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Dog Suitability in Flyball

Flyball tournaments are popular with dog owners as they offer a great opportunity for dogs to have fun, exercise, and bond with their owners. Not all dogs are suited to Flyball tournaments (although most are suitable for having fun at the local club without competing!) and there are specific requirements that both the dog and owner must meet.

  1. Age & Health
    Dogs should be 15 months old (depending on country) before they start competing in Flyball tournaments as this ensures the physical and mental development is adequate for the sport. Dogs should be in good health and free from serious medical conditions.

  2. Obedience & Training
    Flyball requires high levels of obedience & training and your dog should be responsive to basic commands such as sit, stay and recall. Obedience is critical as dogs need to stay focused on the race, follow instructions and work as part of a team.

    Flyball specific training is also essential. Flyball training includes teaching your dog to run a course, to jump over hurdles, triggering the ball release on the flyball box and running back over the course to the start/finish line. Most Flyball clubs have their own courses and equipment to help dogs and owners develop the necessary skills.

  3. Drive & Motivation
    Successful Flyball dogs are usually high energy and highly motivated. They should have a strong desire to retrieve the ball and bring it back to its owner at the start/finish line. Border Collies, Australian Shepherds and other herding breeds are often used in Flyball due to them being so driven and enthusiastic, but any breed can participate (and be competitive!) if they have the required drive and motivation.

  4. Socialisation & Temperament
    Flyball tournaments are team sports usually with lots of people and other dogs at the event so they need to interact well with other dogs and people. Dogs that are aggressive, nervous or fearful are not well suited to Flyball competitions. A well socialised dog with a good temperament help to ensure a positive, fun and safe experience for all participants.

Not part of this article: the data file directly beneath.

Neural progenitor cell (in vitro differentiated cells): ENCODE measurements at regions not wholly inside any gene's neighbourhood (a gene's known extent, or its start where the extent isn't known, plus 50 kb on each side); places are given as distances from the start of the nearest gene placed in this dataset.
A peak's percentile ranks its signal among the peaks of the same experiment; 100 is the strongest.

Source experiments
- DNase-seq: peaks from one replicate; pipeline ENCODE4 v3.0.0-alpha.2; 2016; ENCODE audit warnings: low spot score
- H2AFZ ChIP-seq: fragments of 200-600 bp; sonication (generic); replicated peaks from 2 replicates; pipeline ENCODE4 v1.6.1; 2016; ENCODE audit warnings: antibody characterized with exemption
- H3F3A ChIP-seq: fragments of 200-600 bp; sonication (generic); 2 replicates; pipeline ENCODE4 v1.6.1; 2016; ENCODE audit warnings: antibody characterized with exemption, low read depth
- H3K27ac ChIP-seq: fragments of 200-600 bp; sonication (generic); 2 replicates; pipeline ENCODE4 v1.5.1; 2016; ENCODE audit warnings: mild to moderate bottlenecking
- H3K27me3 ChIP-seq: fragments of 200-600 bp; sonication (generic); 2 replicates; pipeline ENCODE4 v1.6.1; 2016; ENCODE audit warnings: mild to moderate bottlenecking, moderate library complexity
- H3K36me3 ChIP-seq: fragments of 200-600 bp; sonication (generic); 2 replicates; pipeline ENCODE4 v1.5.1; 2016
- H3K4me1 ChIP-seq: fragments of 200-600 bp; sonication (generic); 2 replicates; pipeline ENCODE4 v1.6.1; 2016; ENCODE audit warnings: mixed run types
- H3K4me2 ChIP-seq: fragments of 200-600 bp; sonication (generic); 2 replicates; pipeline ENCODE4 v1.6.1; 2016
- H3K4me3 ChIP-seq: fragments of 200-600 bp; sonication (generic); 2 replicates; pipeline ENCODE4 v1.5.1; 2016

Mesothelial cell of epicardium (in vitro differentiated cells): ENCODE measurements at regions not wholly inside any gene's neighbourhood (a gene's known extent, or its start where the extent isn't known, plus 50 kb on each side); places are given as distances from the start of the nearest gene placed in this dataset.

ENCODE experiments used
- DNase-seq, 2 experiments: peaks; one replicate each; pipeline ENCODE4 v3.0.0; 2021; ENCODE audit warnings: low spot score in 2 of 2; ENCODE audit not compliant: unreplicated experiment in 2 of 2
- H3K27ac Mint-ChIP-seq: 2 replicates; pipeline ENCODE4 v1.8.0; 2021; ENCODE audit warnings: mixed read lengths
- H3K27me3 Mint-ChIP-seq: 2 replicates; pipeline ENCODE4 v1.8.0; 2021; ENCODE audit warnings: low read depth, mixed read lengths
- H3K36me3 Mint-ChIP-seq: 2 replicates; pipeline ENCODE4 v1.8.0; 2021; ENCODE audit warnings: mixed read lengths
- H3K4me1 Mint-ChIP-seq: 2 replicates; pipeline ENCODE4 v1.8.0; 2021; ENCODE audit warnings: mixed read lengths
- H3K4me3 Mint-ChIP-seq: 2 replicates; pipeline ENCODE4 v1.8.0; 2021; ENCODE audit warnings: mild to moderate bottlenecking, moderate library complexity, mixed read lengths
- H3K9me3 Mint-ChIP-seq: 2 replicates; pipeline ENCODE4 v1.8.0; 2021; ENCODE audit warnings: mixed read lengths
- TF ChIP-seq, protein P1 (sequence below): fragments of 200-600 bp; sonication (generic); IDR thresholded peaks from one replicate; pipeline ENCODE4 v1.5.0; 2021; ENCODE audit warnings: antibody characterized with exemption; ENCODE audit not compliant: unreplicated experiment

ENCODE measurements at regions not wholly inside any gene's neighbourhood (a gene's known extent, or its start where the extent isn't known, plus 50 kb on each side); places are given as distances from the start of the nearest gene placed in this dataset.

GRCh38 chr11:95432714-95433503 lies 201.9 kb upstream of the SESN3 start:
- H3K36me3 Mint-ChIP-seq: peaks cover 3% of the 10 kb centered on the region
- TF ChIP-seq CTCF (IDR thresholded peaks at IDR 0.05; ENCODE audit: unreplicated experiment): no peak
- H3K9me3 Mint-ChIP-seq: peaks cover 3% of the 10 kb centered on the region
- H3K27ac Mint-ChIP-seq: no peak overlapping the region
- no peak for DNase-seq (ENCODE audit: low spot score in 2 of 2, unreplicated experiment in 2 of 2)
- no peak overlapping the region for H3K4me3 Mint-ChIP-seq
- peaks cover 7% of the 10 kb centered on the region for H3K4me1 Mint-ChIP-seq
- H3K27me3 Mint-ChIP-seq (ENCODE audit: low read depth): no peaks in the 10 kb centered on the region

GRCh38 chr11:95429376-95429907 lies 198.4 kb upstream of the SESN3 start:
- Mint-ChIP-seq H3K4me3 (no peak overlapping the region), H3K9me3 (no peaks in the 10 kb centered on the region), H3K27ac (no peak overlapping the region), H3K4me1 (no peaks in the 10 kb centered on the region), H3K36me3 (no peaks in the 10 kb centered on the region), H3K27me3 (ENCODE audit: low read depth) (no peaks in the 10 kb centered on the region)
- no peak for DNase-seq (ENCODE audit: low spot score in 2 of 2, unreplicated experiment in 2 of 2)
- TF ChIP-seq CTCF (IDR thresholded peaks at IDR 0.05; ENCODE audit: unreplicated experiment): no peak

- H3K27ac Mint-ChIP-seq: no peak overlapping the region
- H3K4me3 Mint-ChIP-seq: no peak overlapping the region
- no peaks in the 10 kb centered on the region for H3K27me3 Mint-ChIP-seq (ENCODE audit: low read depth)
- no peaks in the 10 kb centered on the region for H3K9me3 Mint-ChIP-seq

5. Energy Requirements
    Flyball is a fast and furious sport and lots of energy is needed! Dogs which excel at flyball are often those with an abundance of energy and eagerness. If your dog enjoy activities such as agility, running or playing fetch, they may be a good fit for the sport.

  6. Size
    Size doesn’t matter! Flyball tracks contain hurdles which dogs must jump over on the way down the track and back. Hurdles are typically lowered to accommodate the smallest dog on the team which means the larger dogs are able to easily run over them. A small, fast dog in the team can give a competitive edge.

  7. Team Player
    Flyball is very much a team sport so dogs need to be comfortable working closely with other dogs and their owners

  8. Handler Commitment
    Flyball training and tournament participation takes a keen and dedicated owner. Flyball is an activity which takes lots of training, dedication and commitment so it’s import that both you and your dog are on board.

If your dog possesses the right characteristics and you’re willing to commit to the training required, Flyball can be an exhilarating and rewarding experience for both the dog and the owner!

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